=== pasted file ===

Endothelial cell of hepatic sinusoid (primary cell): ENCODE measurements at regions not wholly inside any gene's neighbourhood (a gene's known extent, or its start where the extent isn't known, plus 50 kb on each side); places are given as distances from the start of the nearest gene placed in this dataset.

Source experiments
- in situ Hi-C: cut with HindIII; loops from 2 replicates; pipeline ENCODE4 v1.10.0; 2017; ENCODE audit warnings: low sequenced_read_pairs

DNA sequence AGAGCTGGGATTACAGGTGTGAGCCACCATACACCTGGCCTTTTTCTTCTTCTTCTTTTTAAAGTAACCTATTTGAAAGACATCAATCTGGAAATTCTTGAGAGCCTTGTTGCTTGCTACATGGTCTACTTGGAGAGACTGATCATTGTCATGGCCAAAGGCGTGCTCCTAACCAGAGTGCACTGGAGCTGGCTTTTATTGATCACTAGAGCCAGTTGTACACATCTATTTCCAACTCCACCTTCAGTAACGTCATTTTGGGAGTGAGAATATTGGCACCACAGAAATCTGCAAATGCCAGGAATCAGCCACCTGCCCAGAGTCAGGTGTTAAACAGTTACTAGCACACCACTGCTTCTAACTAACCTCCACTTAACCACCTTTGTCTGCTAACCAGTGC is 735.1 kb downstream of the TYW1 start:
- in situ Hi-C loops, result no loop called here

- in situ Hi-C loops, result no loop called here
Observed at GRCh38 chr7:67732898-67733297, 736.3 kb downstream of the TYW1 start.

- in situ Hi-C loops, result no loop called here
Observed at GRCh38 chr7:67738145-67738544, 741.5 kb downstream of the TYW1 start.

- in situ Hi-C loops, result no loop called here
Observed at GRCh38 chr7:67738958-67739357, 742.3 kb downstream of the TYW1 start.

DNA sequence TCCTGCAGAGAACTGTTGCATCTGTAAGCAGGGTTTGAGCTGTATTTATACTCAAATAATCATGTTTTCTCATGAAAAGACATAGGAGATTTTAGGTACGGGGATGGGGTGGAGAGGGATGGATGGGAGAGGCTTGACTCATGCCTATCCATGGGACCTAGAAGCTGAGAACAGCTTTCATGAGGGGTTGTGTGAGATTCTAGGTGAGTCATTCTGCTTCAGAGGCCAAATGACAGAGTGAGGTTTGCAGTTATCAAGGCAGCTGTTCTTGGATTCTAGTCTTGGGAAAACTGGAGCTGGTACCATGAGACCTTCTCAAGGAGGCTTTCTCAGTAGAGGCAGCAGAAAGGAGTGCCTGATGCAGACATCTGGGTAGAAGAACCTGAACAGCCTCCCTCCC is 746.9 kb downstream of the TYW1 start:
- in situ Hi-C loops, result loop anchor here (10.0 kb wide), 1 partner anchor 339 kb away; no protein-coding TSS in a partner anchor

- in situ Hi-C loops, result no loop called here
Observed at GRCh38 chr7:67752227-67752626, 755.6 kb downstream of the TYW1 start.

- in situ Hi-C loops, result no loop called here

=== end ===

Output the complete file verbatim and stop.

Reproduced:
Endothelial cell of hepatic sinusoid (primary cell): ENCODE measurements at regions not wholly inside any gene's neighbourhood (a gene's known extent, or its start where the extent isn't known, plus 50 kb on each side); places are given as distances from the start of the nearest gene placed in this dataset.

Source experiments
- in situ Hi-C: cut with HindIII; loops from 2 replicates; pipeline ENCODE4 v1.10.0; 2017; ENCODE audit warnings: low sequenced_read_pairs

DNA sequence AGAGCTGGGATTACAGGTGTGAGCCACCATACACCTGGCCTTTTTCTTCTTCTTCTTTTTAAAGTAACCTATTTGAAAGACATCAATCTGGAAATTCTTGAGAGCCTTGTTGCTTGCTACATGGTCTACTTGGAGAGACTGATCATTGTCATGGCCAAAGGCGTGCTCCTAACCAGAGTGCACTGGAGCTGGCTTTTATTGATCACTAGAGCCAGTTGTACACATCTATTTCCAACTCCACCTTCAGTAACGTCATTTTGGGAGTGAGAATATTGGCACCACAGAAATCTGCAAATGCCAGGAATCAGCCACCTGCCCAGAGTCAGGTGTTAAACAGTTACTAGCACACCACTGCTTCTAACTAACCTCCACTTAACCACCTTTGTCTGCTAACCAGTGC is 735.1 kb downstream of the TYW1 start:
- in situ Hi-C loops, result no loop called here

- in situ Hi-C loops, result no loop called here
Observed at GRCh38 chr7:67732898-67733297, 736.3 kb downstream of the TYW1 start.

- in situ Hi-C loops, result no loop called here
Observed at GRCh38 chr7:67738145-67738544, 741.5 kb downstream of the TYW1 start.

- in situ Hi-C loops, result no loop called here
Observed at GRCh38 chr7:67738958-67739357, 742.3 kb downstream of the TYW1 start.

DNA sequence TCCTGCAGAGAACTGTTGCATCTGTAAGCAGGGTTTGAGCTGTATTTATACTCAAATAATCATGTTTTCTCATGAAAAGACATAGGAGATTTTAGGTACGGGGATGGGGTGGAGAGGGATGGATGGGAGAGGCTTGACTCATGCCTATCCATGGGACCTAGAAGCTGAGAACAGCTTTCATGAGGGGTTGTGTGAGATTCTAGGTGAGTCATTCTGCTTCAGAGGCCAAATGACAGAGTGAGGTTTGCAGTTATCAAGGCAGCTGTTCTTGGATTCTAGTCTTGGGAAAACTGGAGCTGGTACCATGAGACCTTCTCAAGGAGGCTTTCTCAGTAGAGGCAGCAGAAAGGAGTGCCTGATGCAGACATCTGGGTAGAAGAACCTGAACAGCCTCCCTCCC is 746.9 kb downstream of the TYW1 start:
- in situ Hi-C loops, result loop anchor here (10.0 kb wide), 1 partner anchor 339 kb away; no protein-coding TSS in a partner anchor

- in situ Hi-C loops, result no loop called here
Observed at GRCh38 chr7:67752227-67752626, 755.6 kb downstream of the TYW1 start.

- in situ Hi-C loops, result no loop called here